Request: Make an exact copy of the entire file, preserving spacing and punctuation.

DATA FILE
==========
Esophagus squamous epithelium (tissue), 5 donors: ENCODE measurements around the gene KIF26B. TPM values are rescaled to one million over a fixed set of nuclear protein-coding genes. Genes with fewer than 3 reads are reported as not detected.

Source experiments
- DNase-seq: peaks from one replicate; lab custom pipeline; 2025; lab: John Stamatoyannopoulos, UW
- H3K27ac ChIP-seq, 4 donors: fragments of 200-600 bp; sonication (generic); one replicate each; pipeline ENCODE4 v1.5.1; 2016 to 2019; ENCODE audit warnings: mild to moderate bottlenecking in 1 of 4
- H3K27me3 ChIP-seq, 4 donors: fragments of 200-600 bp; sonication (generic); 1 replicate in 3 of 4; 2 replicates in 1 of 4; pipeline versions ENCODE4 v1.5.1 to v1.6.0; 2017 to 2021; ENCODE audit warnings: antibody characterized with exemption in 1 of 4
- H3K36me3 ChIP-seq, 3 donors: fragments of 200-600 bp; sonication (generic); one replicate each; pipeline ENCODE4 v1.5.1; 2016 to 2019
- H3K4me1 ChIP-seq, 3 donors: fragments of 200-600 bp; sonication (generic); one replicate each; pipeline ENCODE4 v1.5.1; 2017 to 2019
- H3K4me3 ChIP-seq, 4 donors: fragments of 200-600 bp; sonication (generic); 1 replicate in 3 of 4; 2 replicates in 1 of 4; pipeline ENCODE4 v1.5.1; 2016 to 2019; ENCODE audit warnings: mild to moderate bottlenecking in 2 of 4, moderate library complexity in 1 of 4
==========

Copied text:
Esophagus squamous epithelium (tissue), 5 donors: ENCODE measurements around the gene KIF26B. TPM values are rescaled to one million over a fixed set of nuclear protein-coding genes. Genes with fewer than 3 reads are reported as not detected.

Source experiments
- DNase-seq: peaks from one replicate; lab custom pipeline; 2025; lab: John Stamatoyannopoulos, UW
- H3K27ac ChIP-seq, 4 donors: fragments of 200-600 bp; sonication (generic); one replicate each; pipeline ENCODE4 v1.5.1; 2016 to 2019; ENCODE audit warnings: mild to moderate bottlenecking in 1 of 4
- H3K27me3 ChIP-seq, 4 donors: fragments of 200-600 bp; sonication (generic); 1 replicate in 3 of 4; 2 replicates in 1 of 4; pipeline versions ENCODE4 v1.5.1 to v1.6.0; 2017 to 2021; ENCODE audit warnings: antibody characterized with exemption in 1 of 4
- H3K36me3 ChIP-seq, 3 donors: fragments of 200-600 bp; sonication (generic); one replicate each; pipeline ENCODE4 v1.5.1; 2016 to 2019
- H3K4me1 ChIP-seq, 3 donors: fragments of 200-600 bp; sonication (generic); one replicate each; pipeline ENCODE4 v1.5.1; 2017 to 2019
- H3K4me3 ChIP-seq, 4 donors: fragments of 200-600 bp; sonication (generic); 1 replicate in 3 of 4; 2 replicates in 1 of 4; pipeline ENCODE4 v1.5.1; 2016 to 2019; ENCODE audit warnings: mild to moderate bottlenecking in 2 of 4, moderate library complexity in 1 of 4